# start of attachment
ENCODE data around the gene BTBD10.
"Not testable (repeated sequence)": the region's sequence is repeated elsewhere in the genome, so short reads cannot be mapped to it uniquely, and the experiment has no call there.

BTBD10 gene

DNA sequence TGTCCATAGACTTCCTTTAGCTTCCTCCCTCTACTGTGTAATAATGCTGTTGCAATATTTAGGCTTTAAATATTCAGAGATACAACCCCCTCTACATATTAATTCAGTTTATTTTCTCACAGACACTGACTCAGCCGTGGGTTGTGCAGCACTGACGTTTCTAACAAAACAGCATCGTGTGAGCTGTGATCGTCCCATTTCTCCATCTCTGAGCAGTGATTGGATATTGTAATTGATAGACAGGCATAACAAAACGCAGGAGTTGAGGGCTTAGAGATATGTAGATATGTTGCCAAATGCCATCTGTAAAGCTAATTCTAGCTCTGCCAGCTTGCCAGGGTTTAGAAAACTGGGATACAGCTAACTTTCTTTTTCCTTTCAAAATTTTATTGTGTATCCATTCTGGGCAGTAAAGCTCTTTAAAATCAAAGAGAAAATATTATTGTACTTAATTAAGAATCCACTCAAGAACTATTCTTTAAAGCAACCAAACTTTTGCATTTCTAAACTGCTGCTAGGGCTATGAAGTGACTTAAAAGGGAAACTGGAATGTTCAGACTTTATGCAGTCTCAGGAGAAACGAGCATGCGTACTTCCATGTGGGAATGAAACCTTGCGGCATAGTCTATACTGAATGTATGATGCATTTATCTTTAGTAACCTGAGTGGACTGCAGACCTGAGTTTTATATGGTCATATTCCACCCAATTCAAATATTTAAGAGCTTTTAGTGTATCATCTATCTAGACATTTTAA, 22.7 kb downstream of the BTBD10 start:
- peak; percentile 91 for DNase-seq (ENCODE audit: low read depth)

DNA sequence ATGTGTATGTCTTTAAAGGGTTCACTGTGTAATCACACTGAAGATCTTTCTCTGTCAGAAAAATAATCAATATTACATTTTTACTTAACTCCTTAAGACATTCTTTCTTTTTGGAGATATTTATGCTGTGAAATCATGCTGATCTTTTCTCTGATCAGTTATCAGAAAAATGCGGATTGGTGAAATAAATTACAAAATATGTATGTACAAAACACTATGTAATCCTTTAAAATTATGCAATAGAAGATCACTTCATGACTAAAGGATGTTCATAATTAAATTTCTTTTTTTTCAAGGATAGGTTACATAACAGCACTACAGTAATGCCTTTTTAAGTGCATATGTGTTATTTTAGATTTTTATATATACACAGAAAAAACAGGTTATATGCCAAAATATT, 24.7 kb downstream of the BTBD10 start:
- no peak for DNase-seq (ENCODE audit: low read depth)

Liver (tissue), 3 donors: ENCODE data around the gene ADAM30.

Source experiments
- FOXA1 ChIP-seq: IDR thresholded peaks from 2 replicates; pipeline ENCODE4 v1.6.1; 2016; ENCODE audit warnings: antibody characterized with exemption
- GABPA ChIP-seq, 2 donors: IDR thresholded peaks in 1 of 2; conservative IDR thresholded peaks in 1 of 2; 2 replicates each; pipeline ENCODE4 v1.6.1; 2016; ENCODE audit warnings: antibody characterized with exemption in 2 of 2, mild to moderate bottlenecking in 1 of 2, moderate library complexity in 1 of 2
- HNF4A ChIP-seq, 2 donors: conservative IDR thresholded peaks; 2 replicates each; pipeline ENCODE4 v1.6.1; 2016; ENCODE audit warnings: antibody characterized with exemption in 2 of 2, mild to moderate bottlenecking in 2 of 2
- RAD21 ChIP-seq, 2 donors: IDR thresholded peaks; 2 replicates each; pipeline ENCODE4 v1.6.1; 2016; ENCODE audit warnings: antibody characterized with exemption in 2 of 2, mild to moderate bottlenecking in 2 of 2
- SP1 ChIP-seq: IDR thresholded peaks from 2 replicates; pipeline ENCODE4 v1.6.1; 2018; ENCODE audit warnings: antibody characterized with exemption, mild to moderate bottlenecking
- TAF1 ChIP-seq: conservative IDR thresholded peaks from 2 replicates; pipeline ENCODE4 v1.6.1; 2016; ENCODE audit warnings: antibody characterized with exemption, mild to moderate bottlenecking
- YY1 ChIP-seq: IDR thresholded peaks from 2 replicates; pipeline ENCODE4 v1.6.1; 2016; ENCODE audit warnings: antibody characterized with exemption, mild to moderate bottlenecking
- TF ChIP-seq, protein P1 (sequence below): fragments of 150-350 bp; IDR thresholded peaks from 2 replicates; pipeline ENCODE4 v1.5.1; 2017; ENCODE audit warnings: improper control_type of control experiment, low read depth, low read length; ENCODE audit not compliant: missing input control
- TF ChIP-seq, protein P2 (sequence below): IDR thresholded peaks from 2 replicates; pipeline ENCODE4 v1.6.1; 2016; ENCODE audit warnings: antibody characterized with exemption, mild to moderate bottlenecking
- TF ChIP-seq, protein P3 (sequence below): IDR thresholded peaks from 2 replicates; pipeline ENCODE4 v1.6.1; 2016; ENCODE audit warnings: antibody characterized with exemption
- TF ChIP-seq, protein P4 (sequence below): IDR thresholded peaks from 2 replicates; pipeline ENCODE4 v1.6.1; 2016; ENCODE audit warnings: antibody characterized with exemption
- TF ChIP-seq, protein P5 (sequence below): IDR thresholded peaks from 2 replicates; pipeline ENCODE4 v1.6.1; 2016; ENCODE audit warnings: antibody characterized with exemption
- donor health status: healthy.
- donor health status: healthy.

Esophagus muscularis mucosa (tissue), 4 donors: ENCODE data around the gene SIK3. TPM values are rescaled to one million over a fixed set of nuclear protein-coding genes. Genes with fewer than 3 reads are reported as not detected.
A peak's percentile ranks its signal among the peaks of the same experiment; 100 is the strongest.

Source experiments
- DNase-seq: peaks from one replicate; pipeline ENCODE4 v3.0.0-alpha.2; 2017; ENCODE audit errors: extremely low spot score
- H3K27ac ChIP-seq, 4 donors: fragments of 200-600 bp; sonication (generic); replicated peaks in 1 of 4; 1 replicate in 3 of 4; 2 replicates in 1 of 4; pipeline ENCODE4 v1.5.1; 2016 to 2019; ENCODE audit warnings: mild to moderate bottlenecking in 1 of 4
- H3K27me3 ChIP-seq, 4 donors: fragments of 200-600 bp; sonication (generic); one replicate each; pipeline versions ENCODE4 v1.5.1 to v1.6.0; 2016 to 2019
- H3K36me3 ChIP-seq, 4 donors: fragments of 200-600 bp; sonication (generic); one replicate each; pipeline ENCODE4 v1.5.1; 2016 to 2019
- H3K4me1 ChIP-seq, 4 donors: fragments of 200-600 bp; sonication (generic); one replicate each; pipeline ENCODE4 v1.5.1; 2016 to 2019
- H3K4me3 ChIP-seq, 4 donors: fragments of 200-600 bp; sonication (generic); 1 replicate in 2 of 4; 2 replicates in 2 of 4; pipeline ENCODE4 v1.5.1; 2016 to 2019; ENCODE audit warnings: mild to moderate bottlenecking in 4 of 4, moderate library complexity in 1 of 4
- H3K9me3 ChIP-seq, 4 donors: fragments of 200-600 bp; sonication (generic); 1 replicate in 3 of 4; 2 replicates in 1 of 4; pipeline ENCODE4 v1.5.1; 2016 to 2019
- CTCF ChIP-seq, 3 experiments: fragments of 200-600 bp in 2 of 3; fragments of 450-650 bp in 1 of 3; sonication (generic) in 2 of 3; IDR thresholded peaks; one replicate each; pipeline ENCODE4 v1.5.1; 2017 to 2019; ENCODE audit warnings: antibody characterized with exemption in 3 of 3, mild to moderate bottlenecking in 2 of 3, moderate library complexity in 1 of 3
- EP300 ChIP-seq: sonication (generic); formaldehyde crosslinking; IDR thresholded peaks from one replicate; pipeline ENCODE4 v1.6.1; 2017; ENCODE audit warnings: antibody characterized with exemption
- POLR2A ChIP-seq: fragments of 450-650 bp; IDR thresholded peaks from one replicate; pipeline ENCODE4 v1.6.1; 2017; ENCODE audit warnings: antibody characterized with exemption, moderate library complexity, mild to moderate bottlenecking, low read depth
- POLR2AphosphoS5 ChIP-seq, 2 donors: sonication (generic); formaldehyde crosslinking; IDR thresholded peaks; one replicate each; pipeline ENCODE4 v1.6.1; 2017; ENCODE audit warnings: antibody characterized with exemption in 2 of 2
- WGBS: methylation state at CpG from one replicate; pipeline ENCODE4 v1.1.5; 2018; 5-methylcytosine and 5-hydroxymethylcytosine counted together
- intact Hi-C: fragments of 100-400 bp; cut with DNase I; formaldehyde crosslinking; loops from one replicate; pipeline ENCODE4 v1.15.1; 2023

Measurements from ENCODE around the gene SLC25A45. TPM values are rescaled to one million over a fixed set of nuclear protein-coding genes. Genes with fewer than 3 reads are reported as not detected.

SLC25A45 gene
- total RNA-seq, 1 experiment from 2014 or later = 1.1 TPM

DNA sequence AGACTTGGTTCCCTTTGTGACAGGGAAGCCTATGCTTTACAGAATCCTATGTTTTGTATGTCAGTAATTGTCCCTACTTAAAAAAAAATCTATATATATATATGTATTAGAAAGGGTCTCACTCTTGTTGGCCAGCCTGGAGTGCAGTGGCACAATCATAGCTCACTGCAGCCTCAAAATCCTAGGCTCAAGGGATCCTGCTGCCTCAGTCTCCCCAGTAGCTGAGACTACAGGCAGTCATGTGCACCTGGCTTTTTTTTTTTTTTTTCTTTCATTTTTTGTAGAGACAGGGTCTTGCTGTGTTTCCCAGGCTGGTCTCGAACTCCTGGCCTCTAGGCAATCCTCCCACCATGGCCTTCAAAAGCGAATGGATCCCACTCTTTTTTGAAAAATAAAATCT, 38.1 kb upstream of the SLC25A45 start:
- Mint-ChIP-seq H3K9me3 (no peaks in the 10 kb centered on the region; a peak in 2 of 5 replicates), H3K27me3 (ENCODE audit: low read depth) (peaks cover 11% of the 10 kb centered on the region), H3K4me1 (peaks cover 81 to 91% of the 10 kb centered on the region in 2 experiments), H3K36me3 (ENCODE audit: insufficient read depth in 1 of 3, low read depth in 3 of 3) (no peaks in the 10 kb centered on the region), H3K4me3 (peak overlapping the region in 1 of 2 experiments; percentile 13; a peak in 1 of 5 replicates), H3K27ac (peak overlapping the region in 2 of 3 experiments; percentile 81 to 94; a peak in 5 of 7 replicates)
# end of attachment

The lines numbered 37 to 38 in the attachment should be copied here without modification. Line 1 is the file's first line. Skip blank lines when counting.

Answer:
- POLR2AphosphoS5 ChIP-seq, 2 donors: sonication (generic); formaldehyde crosslinking; IDR thresholded peaks; one replicate each; pipeline ENCODE4 v1.6.1; 2017; ENCODE audit warnings: antibody characterized with exemption in 2 of 2
- WGBS: methylation state at CpG from one replicate; pipeline ENCODE4 v1.1.5; 2018; 5-methylcytosine and 5-hydroxymethylcytosine counted together